Another day, another opportunity to feel lost, confused, and wonder if my runny nose is more than the typical cold.

Also, did you know that the ‘Hong Kong flu’ (as it was called) killed over 1 million people in 1968? I am learning about new pandemics everyday. Not that I want to think of pandemics every waking moment, I take walks to take my mind off them. Although the silence is a constant reminder.

But after Boris’ speech yesterday, the population seems to be a little confused by it. So we can do this, but not this? Some can go back to work and we can do more hobbies, but can’t see family? Many are still demanding clarity, and I am just sticking to walking down the empty streets. It seems like the best thing still.

I wonder how full this bus station usually is. I think it’s cool to see where the buses reside when they aren’t taking commuters and tourists around London. Like a celebrity going home after an evening on the red carpet. It is pretty much the same thing right? I am sure these red buses have celebrity status in London and around the world. A bit like these taxis too, I found a bunch of them escaping the limelight down a side street.

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Buses are free in the city right now I should add, however I am not sure how long that will last.

If you had to get around London, would it be a red bus or black cab? I don’t know which is more iconic, but I would like to know which you think is.

🙂

 


Due to the Coronavirus outbreak I am somewhat limited as to what I can do in London, but I aim to post as much as I can during this time. I promise to have some great posts coming your way once this is all over as I continue to explore London.

Stay home, stay safe and happy blogging!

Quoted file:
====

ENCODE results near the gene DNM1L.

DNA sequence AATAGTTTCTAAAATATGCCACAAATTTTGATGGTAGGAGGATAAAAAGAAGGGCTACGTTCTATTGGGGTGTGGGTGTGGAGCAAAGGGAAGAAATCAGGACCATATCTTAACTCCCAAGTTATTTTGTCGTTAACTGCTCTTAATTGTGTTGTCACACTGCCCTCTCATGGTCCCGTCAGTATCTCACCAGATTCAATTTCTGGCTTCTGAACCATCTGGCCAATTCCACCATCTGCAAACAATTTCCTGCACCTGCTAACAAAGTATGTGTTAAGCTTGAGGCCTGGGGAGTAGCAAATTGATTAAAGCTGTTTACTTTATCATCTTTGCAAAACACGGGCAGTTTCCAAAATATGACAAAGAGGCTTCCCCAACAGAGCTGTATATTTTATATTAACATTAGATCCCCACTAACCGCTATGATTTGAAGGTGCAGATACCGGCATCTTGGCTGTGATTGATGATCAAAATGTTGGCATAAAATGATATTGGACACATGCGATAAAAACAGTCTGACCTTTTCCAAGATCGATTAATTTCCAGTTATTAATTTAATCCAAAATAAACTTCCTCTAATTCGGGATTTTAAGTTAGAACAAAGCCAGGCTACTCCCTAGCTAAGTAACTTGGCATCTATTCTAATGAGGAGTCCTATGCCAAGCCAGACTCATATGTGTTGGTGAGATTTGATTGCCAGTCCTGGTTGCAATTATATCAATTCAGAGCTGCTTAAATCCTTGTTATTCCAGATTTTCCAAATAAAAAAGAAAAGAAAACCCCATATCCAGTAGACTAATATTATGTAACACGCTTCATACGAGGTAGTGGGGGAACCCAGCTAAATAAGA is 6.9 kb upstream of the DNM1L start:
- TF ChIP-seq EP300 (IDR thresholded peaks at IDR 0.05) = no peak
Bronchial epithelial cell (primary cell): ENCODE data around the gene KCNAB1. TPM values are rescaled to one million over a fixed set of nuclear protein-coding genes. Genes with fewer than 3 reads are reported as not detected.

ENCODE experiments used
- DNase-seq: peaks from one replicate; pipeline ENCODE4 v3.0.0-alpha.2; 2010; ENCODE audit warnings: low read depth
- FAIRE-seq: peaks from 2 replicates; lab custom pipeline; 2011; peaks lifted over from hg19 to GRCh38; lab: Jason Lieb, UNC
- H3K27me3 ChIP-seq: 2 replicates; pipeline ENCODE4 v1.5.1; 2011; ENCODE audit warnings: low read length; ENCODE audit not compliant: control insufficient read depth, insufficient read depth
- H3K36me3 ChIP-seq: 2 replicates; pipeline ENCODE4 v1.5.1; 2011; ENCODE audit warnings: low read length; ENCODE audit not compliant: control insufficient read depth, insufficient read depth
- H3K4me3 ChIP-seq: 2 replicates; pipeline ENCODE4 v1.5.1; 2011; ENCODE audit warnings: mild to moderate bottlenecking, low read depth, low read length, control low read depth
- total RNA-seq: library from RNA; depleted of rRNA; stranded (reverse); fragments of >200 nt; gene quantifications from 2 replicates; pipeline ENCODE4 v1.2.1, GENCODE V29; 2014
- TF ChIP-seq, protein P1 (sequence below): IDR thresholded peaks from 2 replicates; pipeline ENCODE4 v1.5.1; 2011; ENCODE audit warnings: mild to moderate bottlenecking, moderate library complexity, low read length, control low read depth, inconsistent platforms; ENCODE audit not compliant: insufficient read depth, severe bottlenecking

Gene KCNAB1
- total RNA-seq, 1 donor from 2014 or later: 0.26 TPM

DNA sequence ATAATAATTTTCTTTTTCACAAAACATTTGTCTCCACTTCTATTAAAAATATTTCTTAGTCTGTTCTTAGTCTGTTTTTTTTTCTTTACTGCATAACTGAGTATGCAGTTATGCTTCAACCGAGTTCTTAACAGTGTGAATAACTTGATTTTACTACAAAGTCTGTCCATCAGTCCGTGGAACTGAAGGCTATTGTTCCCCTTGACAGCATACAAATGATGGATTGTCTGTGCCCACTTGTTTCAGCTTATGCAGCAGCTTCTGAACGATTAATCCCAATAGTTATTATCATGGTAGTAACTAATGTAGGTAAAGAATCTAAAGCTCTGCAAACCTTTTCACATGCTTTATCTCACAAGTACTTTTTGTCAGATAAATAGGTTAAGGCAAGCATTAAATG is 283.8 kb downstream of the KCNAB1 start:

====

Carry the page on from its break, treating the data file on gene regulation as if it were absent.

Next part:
Sam


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16 thoughts

  1. The double-decker buses are more iconic, for sure. Though the cabs are a thing here as well. I don’t thing US had such buses for a long time, and they’re still just a tourist company novelty not public transportation. But Yellow Cabs and others have been long time fixtures in NY and other American cities, so they’re less interesting to us abroad.
    It is confusing how the pandemic ‘rules’ are in flux. I know the biggest worry for spread after actual outbreak data study is closed spaces where people stay for a fairly extended period of time (offices, restaurants, etc) and close proximity, of course. I suspect keeping families apart is because they tend to get too close and the length of time they spend together tends to be fairly long. Birthday parties, Weddings, Funerals have all been a problem since people hug each other etc., and they spend hours there. Outdoor activities with brief encounters are safer and are resuming here. I’m hoping they’ll allow restaurants to have well-spaced outdoor seating. Sorry you’re still feeling so anxious. This is perhaps first time in history they’ve been able to really try to prevent so many deaths – due to our amazing communication tools. Pandemics are nothing new, just our ability to potentially do something about them in this way. It feels like a giant socio-economic experiment…because I suppose it is.

    1. The famous US yellow cabs are very iconic 🙂 and although US buses don’t really stand out much, the yellow school buses do! (There is a very yellow theme here isn’t there?! haha). I like them a lot.